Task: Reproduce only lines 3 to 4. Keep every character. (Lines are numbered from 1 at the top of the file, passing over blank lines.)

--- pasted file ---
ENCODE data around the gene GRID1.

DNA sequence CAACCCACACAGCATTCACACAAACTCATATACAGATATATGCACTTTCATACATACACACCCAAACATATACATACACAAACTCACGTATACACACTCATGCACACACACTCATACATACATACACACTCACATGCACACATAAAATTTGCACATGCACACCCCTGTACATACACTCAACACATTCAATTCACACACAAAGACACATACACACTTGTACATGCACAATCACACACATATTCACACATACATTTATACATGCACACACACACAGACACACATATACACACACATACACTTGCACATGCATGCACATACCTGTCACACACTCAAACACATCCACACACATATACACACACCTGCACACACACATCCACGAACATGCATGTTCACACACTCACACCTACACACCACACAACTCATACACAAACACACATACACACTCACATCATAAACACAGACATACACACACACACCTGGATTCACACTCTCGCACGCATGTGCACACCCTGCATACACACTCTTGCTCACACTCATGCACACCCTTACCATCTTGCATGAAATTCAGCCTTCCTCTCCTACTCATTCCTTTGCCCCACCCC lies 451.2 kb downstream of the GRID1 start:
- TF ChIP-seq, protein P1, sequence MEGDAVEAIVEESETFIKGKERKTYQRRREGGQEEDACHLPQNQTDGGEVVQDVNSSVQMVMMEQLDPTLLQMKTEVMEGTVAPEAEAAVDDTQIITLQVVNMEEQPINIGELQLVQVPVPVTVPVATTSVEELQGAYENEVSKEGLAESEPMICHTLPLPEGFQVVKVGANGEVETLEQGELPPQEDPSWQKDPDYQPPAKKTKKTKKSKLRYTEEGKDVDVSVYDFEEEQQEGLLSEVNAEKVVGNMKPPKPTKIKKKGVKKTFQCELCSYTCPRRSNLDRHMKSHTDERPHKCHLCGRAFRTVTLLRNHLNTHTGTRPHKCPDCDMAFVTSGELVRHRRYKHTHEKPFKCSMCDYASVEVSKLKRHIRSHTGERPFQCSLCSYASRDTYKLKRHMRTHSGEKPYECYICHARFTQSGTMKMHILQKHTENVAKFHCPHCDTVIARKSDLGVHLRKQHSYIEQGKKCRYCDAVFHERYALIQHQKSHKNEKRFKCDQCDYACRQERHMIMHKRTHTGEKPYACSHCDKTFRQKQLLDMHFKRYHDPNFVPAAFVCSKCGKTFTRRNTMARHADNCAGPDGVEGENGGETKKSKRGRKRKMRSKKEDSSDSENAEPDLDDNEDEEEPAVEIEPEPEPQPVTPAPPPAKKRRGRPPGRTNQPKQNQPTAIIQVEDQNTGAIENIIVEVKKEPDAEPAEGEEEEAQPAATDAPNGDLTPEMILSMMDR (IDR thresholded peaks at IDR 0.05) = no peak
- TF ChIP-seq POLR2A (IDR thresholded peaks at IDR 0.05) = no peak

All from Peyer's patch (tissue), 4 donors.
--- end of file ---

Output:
- TF ChIP-seq, protein P1, sequence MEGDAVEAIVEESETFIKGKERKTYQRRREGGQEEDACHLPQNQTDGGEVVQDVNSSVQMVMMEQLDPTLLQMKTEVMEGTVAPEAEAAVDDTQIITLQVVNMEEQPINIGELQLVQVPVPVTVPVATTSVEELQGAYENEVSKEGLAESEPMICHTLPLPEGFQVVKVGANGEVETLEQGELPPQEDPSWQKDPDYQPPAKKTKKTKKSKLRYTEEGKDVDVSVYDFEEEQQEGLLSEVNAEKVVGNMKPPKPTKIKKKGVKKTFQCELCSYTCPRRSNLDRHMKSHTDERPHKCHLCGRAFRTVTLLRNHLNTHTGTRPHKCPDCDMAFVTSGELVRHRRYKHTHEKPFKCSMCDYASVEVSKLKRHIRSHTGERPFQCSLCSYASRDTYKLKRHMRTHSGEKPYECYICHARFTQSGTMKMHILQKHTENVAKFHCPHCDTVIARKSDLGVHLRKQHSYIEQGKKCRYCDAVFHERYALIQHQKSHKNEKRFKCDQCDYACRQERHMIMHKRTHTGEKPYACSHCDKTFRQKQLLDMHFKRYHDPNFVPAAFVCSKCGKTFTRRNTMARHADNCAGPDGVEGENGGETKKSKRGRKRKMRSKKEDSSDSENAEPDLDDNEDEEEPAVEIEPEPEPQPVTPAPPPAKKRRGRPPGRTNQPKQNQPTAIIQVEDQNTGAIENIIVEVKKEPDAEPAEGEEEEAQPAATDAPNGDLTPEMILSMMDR (IDR thresholded peaks at IDR 0.05) = no peak
- TF ChIP-seq POLR2A (IDR thresholded peaks at IDR 0.05) = no peak